As the world continues to look at ways to do more with less, and explores more sustainable innovations, it’s no surprise that solar power has exploded in recent years.
What may be surprising is how 3D printing may continue to revolutionize the industry.
In particular, as 3D printing continues to develop, it may make solar cells plausible for billions across the world for whom the technology is currently out-of-reach. In just the last few years, efficiency of printed solar cells has multiplied tremendously, from 3% to 20%, meaning it’s no longer a substantially lesser cousin of traditional solar panels.
Additionally, because 3D printed solar sheets are so much easier to transport and deliver, other parts of the world are now able to use solar.
Scott Watkins from the Korean company Kyung-In Synthetic said:
“Its success is due to its cost-effectiveness and simplicity. A 10×10 cm solar cell film is enough to generate as much as 10-50 watts per square meter,”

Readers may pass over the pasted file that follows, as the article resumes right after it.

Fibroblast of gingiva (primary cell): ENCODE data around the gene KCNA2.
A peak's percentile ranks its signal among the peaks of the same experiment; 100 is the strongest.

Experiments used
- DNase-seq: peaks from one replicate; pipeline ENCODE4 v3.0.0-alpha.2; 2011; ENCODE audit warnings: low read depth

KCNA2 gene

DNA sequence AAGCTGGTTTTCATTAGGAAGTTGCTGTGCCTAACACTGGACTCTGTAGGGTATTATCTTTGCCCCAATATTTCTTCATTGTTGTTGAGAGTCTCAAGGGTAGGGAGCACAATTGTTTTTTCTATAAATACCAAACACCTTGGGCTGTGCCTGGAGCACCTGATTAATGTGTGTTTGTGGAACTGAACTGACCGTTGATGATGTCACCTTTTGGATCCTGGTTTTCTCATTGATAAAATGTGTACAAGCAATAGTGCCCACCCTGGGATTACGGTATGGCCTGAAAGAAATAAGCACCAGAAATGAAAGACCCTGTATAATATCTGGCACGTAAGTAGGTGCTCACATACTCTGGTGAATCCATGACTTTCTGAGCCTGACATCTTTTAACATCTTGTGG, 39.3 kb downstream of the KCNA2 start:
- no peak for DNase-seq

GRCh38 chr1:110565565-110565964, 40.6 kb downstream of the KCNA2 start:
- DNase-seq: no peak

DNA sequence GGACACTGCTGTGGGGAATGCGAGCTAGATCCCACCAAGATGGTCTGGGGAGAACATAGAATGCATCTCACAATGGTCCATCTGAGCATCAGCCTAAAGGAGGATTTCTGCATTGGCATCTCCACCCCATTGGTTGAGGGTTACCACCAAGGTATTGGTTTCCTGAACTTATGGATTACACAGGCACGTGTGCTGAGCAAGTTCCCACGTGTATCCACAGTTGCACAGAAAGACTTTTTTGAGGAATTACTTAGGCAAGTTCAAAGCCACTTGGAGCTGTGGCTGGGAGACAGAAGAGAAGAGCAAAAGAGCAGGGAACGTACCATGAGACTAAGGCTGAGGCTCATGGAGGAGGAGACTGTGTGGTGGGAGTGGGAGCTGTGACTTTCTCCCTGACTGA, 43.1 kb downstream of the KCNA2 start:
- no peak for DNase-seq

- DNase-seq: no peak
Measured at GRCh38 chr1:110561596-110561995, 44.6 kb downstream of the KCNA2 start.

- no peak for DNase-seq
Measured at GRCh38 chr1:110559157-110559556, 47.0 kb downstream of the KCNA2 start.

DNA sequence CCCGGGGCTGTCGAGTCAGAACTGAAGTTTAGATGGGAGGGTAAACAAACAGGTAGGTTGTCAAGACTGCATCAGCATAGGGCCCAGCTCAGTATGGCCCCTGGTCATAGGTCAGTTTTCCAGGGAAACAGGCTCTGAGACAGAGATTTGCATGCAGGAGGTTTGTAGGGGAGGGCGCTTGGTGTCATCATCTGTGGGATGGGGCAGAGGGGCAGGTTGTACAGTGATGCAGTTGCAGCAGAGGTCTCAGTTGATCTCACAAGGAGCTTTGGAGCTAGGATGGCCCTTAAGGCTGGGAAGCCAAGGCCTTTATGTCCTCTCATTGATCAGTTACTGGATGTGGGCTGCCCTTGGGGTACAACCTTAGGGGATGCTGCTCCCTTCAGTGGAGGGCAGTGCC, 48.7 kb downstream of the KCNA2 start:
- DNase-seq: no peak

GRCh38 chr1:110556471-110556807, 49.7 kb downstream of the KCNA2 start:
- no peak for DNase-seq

Now solar technology only requires industrial-size 3D printers and perovskite – a mineral consisting of lead, iodine and an organic component. In the future, printed solar cells could provide electric power to 1.3 billion people in developing countries.
A major advantage of printed solar cells in comparison with the conventional silicon-based solar panels is that the latter require much sunlight to be efficient and need to be produced in wafers while 3D printed solar cells offer a more organic way to generate power, using perovskites, and only require industrial printers to be manufactured.
One problem will yet need to be solved, however, as the lightweight printed solar cells are vulnerable to moisture, which could cause lead contamination.
Bernie Jones, project co-leader of the Smart Villages Initiative, an organization that aims to deliver off-grid solutions to rural areas in developing countries says:
“Entrepreneurs we’ve engaged cannot afford to invest in the printing machines needed to produce cheap solar strips,”
Despite all these challenges, printed solar cell technology has the potential to help bring solar power even to the most remote corners of the globe and improve the living conditions of millions of people in the developing world.